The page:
There’s an unshakeable feeling that rises at certain times—that it’s been just a little bit too long since your last photo outing. It could be a week, or month—or horribly, even longer—but once that feeling gains a foothold, there’s only one thing that you can do: check your calendar, block out some time and head out to a favorite photo spot to spend a few hours outside with eyes through the viewfinder.
It is birds—shorebirds in particular—that call to me. I grew up on a thumb of land between two tidal ponds that fed into the Manasquan River along the Jersey Shore. Gulls, ducks, pipers and all of the stilt-legged pointy-beaked things are lifelong friends. Any chance I can get to spend a few minutes to a couple of hours alone among these winged sea-loving creatures is always time well spent for me. Salt water courses through my veins. When the call rises, I usually head for Sandy Hook, a spit of land jutting into the Raritan Bay, across from New York City, the northernmost point of the Jersey Shore, the nearest shore bird hotspot to my home base.
Walking gingerly into the saltmarsh, feeling with each step for where the raft of cattail straws strewn along the intertidal zone goes from sandy to boggy to a surprise tidepool while the laughing gulls cackle, terns trill, oyster catchers give a shrill whistle while on wing, a hint of sedge and dune grass on the salted breeze, the muffled roar of distant ocean waves and the more delicate and precise lap of bayside wavelets, the cool air and goosebumps of a foggy patch giving way to a warm kiss as the midmorning sun finally claims victory over the morning fog, the declarations and protestations of Red Wing Black birds perched atop poison ivy branches, the squeaking wings of a mourning dove alighting, and the impenetrable silence of a snowy egret on the hunt fill my senses.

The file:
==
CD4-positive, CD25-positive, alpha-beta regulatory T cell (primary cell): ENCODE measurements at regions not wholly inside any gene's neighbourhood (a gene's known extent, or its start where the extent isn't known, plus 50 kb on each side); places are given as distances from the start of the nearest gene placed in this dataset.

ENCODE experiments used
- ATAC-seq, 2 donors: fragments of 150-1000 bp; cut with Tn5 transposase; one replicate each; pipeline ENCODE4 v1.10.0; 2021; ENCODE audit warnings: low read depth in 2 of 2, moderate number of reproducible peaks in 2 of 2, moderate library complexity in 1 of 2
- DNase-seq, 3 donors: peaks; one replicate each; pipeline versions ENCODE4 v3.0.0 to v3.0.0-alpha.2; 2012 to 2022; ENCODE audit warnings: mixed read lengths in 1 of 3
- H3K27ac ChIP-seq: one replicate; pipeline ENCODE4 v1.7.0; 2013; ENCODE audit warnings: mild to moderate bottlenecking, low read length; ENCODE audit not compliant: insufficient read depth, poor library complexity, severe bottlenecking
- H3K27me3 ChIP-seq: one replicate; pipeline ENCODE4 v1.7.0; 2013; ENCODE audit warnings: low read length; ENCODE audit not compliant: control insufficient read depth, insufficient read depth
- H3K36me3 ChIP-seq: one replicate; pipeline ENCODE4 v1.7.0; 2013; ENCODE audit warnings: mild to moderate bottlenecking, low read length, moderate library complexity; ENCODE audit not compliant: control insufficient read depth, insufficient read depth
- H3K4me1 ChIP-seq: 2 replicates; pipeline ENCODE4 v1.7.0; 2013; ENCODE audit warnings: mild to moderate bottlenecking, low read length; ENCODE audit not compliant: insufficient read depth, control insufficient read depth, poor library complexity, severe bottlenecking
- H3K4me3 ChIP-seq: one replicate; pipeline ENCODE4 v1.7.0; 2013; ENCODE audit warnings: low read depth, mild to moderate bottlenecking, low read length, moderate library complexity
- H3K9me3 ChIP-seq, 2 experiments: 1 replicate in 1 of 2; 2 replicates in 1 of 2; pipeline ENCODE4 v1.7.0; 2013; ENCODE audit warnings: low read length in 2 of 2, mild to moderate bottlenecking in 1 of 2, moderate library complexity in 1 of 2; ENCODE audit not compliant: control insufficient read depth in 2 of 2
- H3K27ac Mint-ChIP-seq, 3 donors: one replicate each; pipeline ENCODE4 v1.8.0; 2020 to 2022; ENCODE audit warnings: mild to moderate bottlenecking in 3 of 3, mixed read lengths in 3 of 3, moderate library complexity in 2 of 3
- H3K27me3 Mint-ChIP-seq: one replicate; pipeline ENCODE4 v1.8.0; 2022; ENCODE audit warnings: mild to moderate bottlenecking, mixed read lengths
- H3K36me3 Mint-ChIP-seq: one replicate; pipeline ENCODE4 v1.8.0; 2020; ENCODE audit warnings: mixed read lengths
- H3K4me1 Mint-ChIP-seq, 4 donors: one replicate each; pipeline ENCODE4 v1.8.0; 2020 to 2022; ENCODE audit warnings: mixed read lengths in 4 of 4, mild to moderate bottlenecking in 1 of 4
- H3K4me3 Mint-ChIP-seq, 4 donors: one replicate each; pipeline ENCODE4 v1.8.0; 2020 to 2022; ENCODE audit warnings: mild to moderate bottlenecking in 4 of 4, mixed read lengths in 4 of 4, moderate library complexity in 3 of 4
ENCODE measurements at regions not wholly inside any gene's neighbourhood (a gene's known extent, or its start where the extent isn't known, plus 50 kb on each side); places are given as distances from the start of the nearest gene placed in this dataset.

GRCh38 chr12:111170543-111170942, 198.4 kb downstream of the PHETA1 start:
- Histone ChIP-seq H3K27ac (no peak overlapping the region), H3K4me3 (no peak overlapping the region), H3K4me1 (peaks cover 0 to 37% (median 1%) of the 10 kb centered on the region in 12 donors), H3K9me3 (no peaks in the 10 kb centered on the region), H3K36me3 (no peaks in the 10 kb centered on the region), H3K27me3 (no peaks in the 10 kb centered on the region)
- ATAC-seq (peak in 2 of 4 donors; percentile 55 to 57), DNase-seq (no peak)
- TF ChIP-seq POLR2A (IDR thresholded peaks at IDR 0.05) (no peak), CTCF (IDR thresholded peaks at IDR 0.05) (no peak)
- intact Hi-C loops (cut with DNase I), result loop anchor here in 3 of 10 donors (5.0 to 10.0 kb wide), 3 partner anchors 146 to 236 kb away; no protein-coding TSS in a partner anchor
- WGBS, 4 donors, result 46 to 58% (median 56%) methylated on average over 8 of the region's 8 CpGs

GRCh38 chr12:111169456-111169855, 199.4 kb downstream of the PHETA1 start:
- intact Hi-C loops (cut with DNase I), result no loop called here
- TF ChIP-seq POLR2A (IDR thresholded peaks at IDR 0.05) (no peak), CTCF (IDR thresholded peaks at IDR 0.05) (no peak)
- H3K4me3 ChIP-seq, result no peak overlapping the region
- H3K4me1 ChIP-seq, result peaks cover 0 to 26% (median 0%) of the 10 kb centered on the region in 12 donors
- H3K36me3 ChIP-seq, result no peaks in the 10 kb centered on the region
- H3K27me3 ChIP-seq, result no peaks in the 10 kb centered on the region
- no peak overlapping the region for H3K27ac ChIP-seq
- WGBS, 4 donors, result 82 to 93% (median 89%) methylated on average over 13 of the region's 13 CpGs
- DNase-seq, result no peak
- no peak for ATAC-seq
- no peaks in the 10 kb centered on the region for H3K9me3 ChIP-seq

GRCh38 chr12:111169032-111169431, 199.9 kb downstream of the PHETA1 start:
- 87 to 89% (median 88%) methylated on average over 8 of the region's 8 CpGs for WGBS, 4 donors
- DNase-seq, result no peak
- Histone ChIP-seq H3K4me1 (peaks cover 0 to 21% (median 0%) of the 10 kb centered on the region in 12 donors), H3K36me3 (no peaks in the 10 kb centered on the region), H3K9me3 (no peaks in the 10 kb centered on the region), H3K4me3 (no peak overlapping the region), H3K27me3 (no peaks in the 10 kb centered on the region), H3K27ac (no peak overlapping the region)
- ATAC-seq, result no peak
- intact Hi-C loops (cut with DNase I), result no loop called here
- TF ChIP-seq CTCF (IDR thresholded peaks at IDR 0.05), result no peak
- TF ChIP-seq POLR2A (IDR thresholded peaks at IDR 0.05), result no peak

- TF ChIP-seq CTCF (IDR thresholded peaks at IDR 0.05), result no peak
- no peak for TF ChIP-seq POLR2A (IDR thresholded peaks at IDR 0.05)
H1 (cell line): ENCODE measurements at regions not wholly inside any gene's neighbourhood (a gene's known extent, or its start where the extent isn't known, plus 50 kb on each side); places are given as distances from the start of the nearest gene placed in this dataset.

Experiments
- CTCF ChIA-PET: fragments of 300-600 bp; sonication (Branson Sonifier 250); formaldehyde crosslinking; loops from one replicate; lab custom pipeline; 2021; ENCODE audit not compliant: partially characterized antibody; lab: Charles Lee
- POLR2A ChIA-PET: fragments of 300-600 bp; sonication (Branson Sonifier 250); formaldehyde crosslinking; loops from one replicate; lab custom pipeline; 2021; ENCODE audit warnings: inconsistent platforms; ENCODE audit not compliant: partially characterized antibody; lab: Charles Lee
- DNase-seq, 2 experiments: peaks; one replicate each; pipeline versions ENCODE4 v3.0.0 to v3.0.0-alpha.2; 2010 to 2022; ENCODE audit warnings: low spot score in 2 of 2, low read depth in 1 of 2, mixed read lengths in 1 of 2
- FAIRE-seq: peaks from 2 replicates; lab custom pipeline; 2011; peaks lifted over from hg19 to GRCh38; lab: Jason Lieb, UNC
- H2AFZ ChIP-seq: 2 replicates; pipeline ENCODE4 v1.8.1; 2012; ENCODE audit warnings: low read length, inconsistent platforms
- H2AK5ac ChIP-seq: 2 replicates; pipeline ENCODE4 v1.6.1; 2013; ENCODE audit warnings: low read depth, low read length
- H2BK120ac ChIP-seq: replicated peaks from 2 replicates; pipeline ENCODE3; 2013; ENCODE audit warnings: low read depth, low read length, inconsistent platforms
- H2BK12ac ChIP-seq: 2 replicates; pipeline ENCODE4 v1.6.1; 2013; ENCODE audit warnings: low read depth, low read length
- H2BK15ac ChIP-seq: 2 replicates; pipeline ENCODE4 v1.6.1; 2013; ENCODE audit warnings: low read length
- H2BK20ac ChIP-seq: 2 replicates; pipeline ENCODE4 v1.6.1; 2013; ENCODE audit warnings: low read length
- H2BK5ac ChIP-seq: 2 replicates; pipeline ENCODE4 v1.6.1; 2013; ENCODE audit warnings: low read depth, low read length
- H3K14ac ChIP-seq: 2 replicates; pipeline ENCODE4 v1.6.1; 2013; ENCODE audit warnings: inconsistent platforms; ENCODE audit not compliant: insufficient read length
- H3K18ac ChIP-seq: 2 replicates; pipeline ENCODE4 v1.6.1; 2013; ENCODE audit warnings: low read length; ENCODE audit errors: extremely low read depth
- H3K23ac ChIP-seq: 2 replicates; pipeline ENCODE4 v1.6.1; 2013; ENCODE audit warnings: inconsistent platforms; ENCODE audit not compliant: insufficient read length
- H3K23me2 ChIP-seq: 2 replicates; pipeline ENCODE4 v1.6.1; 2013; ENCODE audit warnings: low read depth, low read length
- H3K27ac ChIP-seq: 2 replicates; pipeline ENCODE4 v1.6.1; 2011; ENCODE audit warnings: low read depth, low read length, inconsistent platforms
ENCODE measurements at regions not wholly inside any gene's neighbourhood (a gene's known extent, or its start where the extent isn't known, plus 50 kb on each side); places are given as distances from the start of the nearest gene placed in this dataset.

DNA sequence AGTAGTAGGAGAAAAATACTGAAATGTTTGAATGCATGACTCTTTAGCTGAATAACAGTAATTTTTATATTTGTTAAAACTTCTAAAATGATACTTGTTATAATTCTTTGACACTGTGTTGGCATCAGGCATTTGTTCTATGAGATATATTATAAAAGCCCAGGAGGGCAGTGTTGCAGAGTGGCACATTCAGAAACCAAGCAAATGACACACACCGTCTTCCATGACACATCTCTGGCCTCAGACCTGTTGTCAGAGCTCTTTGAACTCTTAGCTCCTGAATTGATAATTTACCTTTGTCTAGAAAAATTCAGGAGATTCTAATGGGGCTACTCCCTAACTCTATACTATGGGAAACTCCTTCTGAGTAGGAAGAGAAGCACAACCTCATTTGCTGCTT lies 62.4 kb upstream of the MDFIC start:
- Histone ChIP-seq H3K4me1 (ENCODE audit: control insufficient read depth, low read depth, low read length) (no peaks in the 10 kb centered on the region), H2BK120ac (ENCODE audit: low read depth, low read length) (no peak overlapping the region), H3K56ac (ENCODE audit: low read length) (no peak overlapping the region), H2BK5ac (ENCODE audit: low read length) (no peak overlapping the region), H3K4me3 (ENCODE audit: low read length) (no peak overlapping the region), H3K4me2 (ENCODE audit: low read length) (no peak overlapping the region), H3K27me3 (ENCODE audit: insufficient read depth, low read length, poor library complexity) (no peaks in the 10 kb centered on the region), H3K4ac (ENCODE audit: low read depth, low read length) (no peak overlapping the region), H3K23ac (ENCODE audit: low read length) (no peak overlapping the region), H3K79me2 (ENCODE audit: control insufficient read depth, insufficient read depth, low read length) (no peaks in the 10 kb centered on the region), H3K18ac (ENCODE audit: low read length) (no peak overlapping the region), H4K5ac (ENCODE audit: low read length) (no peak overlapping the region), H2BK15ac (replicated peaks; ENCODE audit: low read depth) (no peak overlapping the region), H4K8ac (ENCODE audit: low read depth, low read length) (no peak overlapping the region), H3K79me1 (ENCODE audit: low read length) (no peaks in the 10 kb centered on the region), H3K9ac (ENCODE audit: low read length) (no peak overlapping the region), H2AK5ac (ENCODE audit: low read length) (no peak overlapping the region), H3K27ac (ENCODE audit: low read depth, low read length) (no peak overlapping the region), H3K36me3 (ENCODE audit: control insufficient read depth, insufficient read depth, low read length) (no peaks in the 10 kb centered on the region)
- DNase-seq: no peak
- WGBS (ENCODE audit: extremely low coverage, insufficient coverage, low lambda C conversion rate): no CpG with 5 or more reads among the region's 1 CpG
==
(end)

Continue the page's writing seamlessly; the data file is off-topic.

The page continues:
In many ways, the photography is secondary to the actual experience. The immersion into this environment, even just temporarily, is a huge reward unto itself. If I manage to make some strong frames along the way, that’s a very nice bonus. Even if I come home with nothing too spectacular, that’s fine, too; at least I was out there.
I go in without expectations. While I know the seasonal cycles and migrations of many of the birds that will pass through here—or reside here for some part of the year—it is a strand of land nearly seven and a half miles long and a quarter mile wide; so there’s no guarantees for which birds will be in which spots on ocean side or bay side any time of day or day of the year. Obviously, the nesting ospreys have a known home base; but beyond that, I’ll gladly spend the time with whatever birds happen to be ready to meet me and allow me to slip along the edge of their world for a little while. If herring gulls and pipers are around, that’s fine by me. If there’s a willet or an egret, so be it.
On this particular morning, two encounters stand out for me. I’ve never been as close to a Black Skimmer for an extended period as I was today. Just lazing, it paid me no mind, trusting its commingled cohort of gulls, pipers and smaller tern cousins to stand guard for a while. On wing, these large, stout terns are swift, flying low across the water: a challenge to capture amongst the ocean waves. In a tidal pool, this one just napped and generally ignored my shutter snaps. I’ve also never been so close to any Brandt’s Geese before. For whatever reason, this small flock was much less skittish than those I’ve seen in the past, surfing wavelets just a couple yards away from me.
Being a peninsula surrounded by the still cold waters of early June, much of the morning was foggy and grey on the Hook, despite being decidedly sunny just a half-mile or so to the west atop the Highlands, so I needed to crank up my ISO to get fast enough shutter speeds; but still, not quite fast enough to get airborne shots with perfectly frozen wings. None of the photos are going to go viral—there’s no epic interplay of a variety of animals—heck, none of these are even likely to make my top 20 on the year!
But all of that is besides the point. The simple act of getting out there—just me, the birds, and my telephoto lens-equipped camera—is what really matters. Everything else racing through my mind retreats, and I am focused on what I am focusing on, in the moment, waiting for the right moments to maybe make a frame.